I think this was my first Anne Stuart book. It was love at first sight. I really gravitated towards this story about a reclusive woman who is tormente...moreI think this was my first Anne Stuart book. It was love at first sight. I really gravitated towards this story about a reclusive woman who is tormented by her psychic ability to see dark events, and the mysterious, clearly dangerous, and very ruggedly-attractive man who comes to her hiding place from the world to get her help solving a kidnapping that may have national security implications. I don't really enjoy romance books where the characters are tracking a serial killer, unless they're really good. And this one was. For me they are too gritty, and the blood and death really overwhelms the book, and drowns out the romance. Not this one. Ms Stuart does a great job of weaving this story, making the focus is on the growing love between Elizabeth and Sam, but carrying the plot along so that you're invested in solving the murders taking place.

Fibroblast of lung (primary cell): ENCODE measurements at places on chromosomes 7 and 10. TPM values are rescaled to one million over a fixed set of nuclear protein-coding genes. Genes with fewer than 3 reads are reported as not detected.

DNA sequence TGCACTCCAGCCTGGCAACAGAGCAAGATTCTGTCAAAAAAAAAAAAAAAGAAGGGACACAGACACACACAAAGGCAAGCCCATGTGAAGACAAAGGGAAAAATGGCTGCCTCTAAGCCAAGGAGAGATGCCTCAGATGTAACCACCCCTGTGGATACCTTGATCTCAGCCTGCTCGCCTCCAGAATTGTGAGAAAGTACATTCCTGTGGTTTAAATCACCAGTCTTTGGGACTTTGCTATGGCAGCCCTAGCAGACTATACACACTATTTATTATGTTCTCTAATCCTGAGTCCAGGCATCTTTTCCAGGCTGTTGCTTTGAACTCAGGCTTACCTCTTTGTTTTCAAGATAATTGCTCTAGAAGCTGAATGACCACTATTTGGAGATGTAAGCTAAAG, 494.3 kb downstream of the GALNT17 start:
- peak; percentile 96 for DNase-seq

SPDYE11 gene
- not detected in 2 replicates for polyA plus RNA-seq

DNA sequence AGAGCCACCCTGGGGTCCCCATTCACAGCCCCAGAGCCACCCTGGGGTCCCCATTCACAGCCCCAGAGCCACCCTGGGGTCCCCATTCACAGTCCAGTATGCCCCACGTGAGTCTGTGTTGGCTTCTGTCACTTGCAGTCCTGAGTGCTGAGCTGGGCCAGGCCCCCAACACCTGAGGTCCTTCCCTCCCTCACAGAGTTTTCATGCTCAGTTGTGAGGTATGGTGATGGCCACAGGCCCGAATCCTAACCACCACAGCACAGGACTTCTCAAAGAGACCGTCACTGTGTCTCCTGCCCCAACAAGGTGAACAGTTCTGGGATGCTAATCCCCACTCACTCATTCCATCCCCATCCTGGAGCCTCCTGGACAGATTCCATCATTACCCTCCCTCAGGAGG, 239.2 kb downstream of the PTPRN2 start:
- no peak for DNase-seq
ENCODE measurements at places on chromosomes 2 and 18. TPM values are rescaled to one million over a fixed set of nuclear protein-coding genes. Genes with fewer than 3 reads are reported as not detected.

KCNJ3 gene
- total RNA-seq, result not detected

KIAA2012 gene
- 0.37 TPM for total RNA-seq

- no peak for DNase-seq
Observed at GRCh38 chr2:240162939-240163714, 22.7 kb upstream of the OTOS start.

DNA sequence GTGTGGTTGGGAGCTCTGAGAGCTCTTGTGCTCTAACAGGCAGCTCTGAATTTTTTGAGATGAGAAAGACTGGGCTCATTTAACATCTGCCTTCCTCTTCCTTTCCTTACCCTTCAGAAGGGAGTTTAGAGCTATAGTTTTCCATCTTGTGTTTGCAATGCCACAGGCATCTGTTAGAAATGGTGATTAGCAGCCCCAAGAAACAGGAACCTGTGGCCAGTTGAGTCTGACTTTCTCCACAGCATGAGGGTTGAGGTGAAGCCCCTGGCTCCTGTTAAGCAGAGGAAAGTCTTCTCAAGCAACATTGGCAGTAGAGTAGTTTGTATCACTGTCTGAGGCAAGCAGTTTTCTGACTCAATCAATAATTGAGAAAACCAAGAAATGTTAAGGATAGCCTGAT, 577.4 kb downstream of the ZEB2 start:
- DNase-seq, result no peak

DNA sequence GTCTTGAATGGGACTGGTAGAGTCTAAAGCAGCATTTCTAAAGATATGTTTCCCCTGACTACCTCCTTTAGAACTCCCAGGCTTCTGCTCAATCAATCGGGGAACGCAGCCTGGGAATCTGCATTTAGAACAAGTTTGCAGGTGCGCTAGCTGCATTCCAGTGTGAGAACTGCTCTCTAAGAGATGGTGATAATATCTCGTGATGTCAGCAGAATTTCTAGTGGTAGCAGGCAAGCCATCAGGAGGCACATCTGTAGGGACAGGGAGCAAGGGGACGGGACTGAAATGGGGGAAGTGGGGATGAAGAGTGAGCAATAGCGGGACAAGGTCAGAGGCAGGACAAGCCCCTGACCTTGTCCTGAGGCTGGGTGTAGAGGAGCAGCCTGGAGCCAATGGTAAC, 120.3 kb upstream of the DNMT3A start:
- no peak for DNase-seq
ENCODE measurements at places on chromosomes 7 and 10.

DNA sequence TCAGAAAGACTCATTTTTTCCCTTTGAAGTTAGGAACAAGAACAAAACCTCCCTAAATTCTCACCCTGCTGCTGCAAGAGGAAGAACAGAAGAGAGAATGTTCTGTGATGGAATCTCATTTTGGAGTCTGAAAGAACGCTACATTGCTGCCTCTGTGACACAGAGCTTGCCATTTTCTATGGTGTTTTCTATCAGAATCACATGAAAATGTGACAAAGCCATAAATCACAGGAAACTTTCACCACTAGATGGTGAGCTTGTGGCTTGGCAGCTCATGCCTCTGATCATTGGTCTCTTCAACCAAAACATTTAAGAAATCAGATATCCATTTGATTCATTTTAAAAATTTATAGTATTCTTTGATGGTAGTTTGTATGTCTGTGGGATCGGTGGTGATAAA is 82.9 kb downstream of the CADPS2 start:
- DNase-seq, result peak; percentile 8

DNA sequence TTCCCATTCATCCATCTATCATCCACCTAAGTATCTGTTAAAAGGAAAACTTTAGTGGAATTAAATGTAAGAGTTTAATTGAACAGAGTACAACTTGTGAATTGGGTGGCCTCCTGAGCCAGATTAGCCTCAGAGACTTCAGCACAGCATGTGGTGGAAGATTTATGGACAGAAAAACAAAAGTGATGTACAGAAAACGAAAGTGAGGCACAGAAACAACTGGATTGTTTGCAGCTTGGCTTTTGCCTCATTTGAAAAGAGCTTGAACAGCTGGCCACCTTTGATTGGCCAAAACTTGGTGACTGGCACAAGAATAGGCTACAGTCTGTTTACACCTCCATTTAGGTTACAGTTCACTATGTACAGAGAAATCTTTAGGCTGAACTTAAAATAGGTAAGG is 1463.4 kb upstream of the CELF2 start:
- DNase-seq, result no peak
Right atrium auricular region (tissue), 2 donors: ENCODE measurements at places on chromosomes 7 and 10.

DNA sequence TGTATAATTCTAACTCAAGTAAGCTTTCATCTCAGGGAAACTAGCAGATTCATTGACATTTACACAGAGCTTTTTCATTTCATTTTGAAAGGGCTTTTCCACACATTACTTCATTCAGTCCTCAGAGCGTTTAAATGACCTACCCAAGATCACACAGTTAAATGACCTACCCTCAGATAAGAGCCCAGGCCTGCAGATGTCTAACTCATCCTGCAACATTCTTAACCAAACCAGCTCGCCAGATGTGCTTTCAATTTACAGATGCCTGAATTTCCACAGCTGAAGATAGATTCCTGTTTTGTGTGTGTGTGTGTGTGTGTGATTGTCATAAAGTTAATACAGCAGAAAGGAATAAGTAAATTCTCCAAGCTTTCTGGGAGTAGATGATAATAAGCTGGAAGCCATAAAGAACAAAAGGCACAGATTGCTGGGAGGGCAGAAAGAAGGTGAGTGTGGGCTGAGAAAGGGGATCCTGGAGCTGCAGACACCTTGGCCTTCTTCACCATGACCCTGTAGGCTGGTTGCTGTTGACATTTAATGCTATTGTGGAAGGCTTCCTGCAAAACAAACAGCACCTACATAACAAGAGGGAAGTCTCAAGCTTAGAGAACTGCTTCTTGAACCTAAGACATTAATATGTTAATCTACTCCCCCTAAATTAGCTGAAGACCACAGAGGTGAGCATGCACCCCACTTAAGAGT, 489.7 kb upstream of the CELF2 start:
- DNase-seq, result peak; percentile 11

Elizabeth is reserved and quiet on the surface, but inwardly haunted by those terrible visions. Sam is a strong, enigmatic military man who's all about the mission. His vitality intimidates her, but also seduces her back to life again. Sam isn't too happy he has to work with such a quiet little mouse to get his mission accomplished. But he ends up falling for this mild-mannered and plain spinster woman when it's really at cross-purposes for his mission. He is not prepared for how much she comes to mean to him, especially when he has to put her life at risk to catch the killer he is after. Although Sam isn't as in your face dangerous as Ms. Stuart's later heroes (particularly in the Ice series), he is definitely a lethal man who will not hesitate to kill without mercy to protect Elizabeth and to achieve his mission.